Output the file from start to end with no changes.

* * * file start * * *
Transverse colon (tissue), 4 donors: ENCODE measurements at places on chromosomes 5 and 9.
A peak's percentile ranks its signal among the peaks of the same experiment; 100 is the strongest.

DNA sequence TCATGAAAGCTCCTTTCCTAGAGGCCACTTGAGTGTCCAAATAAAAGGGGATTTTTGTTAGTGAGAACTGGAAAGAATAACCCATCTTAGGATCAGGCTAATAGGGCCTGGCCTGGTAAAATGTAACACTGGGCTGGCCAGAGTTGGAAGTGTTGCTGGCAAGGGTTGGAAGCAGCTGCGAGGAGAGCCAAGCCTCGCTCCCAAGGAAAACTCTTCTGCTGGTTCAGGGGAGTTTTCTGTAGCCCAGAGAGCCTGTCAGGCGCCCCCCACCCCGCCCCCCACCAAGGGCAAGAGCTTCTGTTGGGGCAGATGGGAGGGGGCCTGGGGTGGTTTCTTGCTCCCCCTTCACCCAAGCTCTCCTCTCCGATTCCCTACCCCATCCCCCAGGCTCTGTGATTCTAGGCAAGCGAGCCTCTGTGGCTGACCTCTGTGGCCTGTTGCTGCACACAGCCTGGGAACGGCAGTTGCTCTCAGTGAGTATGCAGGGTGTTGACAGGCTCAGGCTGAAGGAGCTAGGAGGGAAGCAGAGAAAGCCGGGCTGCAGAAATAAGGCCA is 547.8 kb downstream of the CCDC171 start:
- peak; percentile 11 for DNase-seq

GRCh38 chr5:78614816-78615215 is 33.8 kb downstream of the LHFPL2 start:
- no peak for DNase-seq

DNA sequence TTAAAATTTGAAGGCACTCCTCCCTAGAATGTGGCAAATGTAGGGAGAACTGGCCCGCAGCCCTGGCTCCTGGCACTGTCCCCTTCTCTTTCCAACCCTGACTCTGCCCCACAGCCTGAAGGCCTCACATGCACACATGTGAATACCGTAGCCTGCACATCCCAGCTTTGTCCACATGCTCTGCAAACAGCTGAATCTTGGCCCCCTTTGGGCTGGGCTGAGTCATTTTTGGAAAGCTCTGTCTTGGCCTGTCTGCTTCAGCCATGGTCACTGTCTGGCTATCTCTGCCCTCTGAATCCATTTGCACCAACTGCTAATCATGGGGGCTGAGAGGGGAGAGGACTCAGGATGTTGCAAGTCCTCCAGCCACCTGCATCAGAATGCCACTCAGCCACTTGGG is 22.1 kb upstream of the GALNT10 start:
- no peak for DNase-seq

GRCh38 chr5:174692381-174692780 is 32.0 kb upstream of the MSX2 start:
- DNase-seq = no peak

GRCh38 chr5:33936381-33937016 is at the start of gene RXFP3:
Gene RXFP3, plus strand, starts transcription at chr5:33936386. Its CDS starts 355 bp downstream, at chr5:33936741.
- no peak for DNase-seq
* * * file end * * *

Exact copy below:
Transverse colon (tissue), 4 donors: ENCODE measurements at places on chromosomes 5 and 9.
A peak's percentile ranks its signal among the peaks of the same experiment; 100 is the strongest.

DNA sequence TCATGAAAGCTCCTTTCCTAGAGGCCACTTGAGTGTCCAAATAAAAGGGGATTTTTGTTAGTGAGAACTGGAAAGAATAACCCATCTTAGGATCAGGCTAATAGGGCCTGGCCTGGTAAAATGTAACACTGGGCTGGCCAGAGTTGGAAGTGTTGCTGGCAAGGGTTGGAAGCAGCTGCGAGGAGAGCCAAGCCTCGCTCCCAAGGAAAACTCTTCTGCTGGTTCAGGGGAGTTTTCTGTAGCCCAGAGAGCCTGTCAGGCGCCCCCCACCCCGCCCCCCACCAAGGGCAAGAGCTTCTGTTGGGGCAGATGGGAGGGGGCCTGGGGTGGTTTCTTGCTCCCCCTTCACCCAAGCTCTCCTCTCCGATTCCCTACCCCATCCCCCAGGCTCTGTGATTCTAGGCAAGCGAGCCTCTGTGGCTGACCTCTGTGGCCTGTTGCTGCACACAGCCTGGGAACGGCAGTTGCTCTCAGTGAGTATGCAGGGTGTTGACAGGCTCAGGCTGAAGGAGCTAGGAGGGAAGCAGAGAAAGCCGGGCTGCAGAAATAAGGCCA is 547.8 kb downstream of the CCDC171 start:
- peak; percentile 11 for DNase-seq

GRCh38 chr5:78614816-78615215 is 33.8 kb downstream of the LHFPL2 start:
- no peak for DNase-seq

DNA sequence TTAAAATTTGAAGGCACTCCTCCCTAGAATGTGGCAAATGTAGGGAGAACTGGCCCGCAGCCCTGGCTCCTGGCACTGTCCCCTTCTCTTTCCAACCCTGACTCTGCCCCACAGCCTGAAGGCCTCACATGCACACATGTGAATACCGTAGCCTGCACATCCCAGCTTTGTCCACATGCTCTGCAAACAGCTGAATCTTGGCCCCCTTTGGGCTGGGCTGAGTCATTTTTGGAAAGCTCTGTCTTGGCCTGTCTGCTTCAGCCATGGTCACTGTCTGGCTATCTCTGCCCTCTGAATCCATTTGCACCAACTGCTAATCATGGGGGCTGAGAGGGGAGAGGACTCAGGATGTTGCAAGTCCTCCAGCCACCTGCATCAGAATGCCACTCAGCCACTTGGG is 22.1 kb upstream of the GALNT10 start:
- no peak for DNase-seq

GRCh38 chr5:174692381-174692780 is 32.0 kb upstream of the MSX2 start:
- DNase-seq = no peak

GRCh38 chr5:33936381-33937016 is at the start of gene RXFP3:
Gene RXFP3, plus strand, starts transcription at chr5:33936386. Its CDS starts 355 bp downstream, at chr5:33936741.
- no peak for DNase-seq